“Due to the winter freeze in February, we had to ask TEA for waivers, due to not having electricity and those types of things,” the KISD superintendent said. “And we asked for waivers from Feb. 16-19 because that Monday (Feb. 15, when the first of the two storms created electrical power outage and water service loss problems), we were already out for a holiday.”

    The waiver eliminates the requirement that the staffers make up for those missed days, Lindsey said, adding, they will be paid as usual for those days.

    In other business, the KISD trustees voted to approve the district’s school calendar for the 2021-2022 school year and approved an Instructional Materials Recommendation Proclamation for 2021.

    A copy of the calendar is posted on the district’s website and Facebook page.

    About the instructional materials recommendation proclamation, Lindsey said, “This year is time to adopt new materials for pre-k, and we recommended to adopt Frog Street (one of several pre-kindergarten curriculums provided by an approved vendor included on a list provided by TEA),” and the recommendation was approved.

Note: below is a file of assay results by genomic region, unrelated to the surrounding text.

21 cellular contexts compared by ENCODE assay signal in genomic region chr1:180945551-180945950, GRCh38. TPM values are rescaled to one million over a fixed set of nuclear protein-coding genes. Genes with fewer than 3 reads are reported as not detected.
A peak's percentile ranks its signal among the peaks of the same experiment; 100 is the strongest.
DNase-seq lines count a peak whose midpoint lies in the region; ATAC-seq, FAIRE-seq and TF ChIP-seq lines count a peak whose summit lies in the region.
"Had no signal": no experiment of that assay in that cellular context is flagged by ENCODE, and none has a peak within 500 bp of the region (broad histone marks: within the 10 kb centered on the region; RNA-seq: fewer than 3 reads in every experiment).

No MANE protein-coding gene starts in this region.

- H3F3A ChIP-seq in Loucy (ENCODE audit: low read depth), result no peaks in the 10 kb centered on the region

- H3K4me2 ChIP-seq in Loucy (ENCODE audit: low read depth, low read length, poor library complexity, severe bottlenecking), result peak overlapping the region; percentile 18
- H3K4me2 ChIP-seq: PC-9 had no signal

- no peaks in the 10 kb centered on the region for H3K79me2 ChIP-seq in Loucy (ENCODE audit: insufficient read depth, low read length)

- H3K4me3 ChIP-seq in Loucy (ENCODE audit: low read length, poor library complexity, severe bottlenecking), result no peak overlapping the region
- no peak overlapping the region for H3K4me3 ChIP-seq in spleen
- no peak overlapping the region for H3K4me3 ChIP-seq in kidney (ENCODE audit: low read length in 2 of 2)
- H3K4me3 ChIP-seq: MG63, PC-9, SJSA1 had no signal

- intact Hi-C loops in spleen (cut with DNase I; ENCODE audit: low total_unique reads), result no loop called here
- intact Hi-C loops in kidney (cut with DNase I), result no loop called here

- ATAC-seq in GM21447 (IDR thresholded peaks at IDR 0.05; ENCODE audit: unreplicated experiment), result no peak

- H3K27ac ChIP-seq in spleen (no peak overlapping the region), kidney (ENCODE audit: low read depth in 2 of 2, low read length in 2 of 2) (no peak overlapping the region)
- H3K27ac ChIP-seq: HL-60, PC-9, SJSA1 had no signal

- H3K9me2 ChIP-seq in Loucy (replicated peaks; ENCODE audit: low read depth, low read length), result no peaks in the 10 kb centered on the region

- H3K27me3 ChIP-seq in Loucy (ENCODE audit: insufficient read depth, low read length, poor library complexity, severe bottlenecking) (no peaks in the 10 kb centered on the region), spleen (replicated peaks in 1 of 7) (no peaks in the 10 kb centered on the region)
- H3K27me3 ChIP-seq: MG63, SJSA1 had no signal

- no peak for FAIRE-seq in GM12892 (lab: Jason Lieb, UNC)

“TEA provides a list of approved vendors for us to look at that they feel are appropriate and aligned with text,” Lindsey said. “And then, it’s up to the district to evaluate those on the list to make the best recommendation for their district.

    “It’s the curriculum that our teachers will use that are based on the pre-k guidelines. We currently use the program, but now it’s time to adopt our instructional coach. And our teachers did and evaluation process of three vendors and found that Frog Street they felt would be the best to meet the needs of our kids.”

    In another action, the trustees approved contracting with the Axley & Rode, LLP, certified public accounting firm, to serve as the district’s auditor for the 2021-2022 school and fiscal year.